A child needs love and affection from both of his parents, and that is why it is important for him to stay connected to both of his parents. Most of the children prefer to stay connected to both parents even if the couple has filed for divorce. If you try to become a hindrance in this right of the child and try to keep him away from the other parent, it can affect their development. They will sooner or later get to know about their deprivation of rights, and this will create hatred in their heart.

If they are aware of this deprivation of their legal right, it can increase the risk of behavioral and academic problems in them. They can even develop trust issues with you and will find it difficult to form relationships in the future. However, if the child decides to stay away from the other parent, then it is another case and would require different treatment.

Makes the child depressive:

Children develop an association with their parents, and the sudden boundaries can make them anxious and angry. They will feel pressured to choose between two people after their family has collapsed. This can make them feel isolated and depressed, as children who do not have contact with both of their parents are likely to face mental health issues. They will feel as if they do not have anyone to turn to and might feel like a burden in the life of their parents.

Every child deserves to be brought up in a healthy and happy family, and if the family gets divided, the life of the child can have adverse effects after it. Hence, for the sake of your child’s mental stability, you should co-parent him in a healthy way so that he does not feel deprived or isolated.

Harm your custody rights:

The court finalizes the custody plans after completely examining all the aspects of the case as, in the eyes of the court, both the parents hold equal importance and should be responsible for providing their child the love he deserves. Hence, until the court finalizes its decision, none of the parents have the right to keep the child away from the other parent or breathe boundaries between the child and the other parent.

Moreover, the court can even ask you to attend co-parenting classes or reunification therapy sessions so that you learn how to maturely co-parent a child without depriving him of the love he needs. These classes will not only teach you how to bring up the child in a healthy manner but will also teach you to communicate effectively regarding the child’s well-being by keeping all the grudges aside. These classes should not be escaped or taken lightly as they can also weaken your case.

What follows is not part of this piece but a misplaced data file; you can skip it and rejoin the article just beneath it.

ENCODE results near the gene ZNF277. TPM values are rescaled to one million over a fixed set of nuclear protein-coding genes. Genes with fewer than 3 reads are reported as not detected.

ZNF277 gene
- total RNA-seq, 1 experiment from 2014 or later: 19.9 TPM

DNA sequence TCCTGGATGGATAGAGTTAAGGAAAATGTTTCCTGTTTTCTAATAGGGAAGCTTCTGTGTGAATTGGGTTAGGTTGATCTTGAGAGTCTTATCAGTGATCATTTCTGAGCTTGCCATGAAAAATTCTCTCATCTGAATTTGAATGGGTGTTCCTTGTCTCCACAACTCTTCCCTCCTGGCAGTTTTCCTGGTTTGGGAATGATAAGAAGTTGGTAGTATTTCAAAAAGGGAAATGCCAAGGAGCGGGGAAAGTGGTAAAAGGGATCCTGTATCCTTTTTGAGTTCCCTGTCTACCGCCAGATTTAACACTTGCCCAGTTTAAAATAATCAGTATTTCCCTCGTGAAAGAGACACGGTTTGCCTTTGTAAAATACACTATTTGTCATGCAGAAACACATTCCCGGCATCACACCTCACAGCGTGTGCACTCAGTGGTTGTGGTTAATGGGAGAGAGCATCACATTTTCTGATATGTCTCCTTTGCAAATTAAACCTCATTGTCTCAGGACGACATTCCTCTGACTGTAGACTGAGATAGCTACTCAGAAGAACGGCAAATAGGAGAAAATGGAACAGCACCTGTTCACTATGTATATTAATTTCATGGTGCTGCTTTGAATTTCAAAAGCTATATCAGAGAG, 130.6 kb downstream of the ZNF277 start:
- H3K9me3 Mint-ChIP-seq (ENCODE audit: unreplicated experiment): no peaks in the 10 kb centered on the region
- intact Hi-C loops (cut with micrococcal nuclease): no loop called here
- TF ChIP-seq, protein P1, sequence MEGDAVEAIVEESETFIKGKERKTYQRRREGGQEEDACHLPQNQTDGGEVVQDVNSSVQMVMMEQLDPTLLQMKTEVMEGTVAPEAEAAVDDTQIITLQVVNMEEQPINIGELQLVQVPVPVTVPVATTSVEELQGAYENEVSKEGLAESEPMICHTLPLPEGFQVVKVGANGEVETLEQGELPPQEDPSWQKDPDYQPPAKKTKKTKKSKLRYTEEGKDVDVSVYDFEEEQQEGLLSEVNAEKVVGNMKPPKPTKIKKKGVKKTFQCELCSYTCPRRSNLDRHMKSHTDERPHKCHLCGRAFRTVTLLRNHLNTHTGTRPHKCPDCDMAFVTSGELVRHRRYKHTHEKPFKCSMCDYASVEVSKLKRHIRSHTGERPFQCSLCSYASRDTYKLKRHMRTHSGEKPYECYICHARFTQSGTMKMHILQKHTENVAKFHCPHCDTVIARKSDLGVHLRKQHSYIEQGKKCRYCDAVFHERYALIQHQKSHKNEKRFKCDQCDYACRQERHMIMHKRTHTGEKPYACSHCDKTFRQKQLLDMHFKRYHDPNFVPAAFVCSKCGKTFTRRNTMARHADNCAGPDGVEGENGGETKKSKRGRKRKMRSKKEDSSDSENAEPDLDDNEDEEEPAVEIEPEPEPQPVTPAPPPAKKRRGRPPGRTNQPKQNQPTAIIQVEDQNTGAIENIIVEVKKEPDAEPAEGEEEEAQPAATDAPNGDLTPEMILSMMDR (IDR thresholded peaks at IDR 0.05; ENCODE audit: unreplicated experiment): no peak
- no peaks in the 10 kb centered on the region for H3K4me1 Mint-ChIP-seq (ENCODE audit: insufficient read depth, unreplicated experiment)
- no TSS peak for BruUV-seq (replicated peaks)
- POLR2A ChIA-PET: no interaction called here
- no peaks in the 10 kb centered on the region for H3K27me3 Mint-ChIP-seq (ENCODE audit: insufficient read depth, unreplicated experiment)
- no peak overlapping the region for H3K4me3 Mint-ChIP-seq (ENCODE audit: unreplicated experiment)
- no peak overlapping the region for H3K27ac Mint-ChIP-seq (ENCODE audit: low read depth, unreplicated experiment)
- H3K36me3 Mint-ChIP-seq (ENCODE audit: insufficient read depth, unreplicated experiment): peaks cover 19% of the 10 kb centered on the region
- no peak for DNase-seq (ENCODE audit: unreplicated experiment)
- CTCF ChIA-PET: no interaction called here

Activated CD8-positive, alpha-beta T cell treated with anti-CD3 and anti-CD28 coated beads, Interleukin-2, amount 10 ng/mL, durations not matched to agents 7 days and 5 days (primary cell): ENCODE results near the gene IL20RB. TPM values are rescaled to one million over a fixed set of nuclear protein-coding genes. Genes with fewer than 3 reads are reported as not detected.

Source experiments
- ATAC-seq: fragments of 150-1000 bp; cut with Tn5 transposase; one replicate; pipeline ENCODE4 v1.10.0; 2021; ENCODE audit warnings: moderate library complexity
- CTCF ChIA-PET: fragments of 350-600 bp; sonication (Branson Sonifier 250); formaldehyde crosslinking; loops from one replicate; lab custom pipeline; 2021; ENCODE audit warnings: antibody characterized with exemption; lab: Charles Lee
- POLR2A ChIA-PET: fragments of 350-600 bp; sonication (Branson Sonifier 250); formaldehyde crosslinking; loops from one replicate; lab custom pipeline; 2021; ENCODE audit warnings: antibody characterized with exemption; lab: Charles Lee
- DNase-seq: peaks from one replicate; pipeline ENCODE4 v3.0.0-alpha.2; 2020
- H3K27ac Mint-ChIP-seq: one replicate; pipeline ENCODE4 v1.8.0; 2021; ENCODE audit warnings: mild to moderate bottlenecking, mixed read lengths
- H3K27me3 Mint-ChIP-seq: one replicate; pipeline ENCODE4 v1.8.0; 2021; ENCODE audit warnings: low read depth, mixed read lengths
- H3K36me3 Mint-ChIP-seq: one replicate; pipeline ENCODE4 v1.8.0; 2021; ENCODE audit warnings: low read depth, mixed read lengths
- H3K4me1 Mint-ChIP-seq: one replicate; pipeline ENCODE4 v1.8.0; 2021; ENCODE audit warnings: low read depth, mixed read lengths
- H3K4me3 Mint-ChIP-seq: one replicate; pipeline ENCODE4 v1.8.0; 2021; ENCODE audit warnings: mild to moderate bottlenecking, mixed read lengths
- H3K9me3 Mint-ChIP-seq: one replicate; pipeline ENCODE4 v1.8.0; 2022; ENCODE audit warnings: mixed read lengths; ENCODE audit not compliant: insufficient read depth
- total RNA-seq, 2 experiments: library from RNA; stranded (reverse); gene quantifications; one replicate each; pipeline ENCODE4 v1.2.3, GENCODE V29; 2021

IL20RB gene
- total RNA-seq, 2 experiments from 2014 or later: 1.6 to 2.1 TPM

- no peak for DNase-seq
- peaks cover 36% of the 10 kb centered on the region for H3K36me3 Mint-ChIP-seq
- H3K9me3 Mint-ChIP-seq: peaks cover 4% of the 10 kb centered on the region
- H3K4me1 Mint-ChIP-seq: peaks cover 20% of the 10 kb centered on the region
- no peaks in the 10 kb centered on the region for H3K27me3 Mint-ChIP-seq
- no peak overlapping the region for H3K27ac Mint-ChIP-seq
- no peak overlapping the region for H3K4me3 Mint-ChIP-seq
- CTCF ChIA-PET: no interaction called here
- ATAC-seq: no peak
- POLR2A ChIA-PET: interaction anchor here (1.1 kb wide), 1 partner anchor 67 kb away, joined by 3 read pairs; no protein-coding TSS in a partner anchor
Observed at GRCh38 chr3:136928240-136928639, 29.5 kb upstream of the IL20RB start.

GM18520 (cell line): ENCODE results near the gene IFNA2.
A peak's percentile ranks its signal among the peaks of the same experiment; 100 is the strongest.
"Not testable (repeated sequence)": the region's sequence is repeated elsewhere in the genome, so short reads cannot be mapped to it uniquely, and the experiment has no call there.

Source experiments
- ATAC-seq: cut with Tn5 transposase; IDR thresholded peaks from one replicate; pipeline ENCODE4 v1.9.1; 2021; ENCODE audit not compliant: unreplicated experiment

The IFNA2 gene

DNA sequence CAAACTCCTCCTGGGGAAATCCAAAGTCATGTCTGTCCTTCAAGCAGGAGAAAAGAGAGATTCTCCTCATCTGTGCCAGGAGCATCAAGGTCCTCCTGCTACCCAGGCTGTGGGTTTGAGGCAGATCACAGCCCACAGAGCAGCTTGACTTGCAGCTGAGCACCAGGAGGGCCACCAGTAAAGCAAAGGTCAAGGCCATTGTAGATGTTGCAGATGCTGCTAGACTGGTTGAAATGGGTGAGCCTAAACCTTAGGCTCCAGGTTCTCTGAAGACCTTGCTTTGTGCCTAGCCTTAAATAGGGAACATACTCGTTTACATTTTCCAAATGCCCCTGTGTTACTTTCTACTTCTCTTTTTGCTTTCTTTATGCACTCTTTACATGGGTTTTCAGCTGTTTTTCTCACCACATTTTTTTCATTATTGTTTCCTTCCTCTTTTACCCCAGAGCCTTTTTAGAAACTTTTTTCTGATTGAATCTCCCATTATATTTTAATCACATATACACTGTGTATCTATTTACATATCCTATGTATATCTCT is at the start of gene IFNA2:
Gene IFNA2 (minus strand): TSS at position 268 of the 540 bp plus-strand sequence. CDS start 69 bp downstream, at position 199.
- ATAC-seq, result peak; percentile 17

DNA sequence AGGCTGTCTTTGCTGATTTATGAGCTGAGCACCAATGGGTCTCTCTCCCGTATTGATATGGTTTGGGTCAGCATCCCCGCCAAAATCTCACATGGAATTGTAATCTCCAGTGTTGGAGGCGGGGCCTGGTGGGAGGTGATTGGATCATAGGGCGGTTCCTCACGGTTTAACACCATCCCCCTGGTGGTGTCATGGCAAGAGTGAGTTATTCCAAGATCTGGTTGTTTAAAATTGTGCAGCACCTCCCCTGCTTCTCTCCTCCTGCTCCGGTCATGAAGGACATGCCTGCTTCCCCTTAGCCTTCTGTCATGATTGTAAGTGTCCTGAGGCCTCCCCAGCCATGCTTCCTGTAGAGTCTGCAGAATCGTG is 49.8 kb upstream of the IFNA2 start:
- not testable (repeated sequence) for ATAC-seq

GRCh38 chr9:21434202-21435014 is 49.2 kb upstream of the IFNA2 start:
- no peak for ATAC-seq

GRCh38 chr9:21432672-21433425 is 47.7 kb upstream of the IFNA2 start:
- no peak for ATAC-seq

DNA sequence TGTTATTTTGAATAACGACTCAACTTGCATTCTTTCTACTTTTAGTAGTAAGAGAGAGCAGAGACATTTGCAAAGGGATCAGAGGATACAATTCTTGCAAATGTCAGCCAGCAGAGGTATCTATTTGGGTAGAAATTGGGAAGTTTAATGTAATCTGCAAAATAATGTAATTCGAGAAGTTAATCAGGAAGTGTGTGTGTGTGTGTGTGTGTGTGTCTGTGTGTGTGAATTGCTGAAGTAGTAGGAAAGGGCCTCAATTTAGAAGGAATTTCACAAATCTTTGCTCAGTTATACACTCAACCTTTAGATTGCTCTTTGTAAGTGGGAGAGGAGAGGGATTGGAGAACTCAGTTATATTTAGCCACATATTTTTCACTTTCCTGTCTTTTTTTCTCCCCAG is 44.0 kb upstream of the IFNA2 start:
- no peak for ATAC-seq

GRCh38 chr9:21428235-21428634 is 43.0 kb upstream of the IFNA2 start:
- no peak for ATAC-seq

A court can disdain you:

If it gets proven in the court that you have tried to alienate the other parent from the child, you can face sanctions against you. There is a risk of contempt charges, custodial interference cases, or fines by the court as you have disobeyed the law. The court will consider you unworthy of the custodial right and might modify the decision which was in your favor before. In the eyes of the law, parental alienation is harmful to children, so it tries to avoid it.

Sense of guilt:

It will not only disturb your child’s mental peace but yours as well. You will be constantly worried about them reaching court or reaching the child by any means. You will never be able to co-parent the child and provide him the love of the other parent, so the guilt of depriving your child of his parents and a parent from his child will always blaze in your heart. You will never be able to make a sane decision for your child that involves the agreement of both parents.

Your child will constantly feel tickled about the absence of the other parent in his life, so seeing your child in this state will be hurtful for you as well. Therefore, you will not be able to build a good connection with your child or take care of him.

Can a parent keep the child away from claiming his child’s wish?

Where a parent does not refrain from the child, but the child himself wants to stay away from one of the parents. The reason behind it can be abuse, hatred, or neglect. However, there are some cases where parents sow hatred in the heart of the child towards the other parent so that he decides to stay away from the parent. This, under the law, is considered a crime and is called parental alienation. It causes intentional disturbance in the relationship of the parent and child, which otherwise could have been a source of happiness for both people.

Taking care of the child and nurturing him does not give you the right to use it in a negative manner, as children do not develop hatred towards their parents without reason. Most of the time, it has been inculcated in their minds which they realize when they grow mature. However, in custodial cases the court focuses on the well-being of the child, so if they find it in the best interest of the child to stay away from one parent because of his harmful behavior.

These verdicts do not pass merely on the basis of allegations, and the parent detecting a threat to the child is asked to notify child protective services and law institutions so that they can ponder over it.

What can you do if your child is being kept from you?

Suppose you are a parent who has been refrained from meeting your child by the other parent. You should be aware that you have a complete right to visit your child unless the court has passed an ordinance for you to stay away from the child. Therefore, you can take action against this injustice to protect your rights.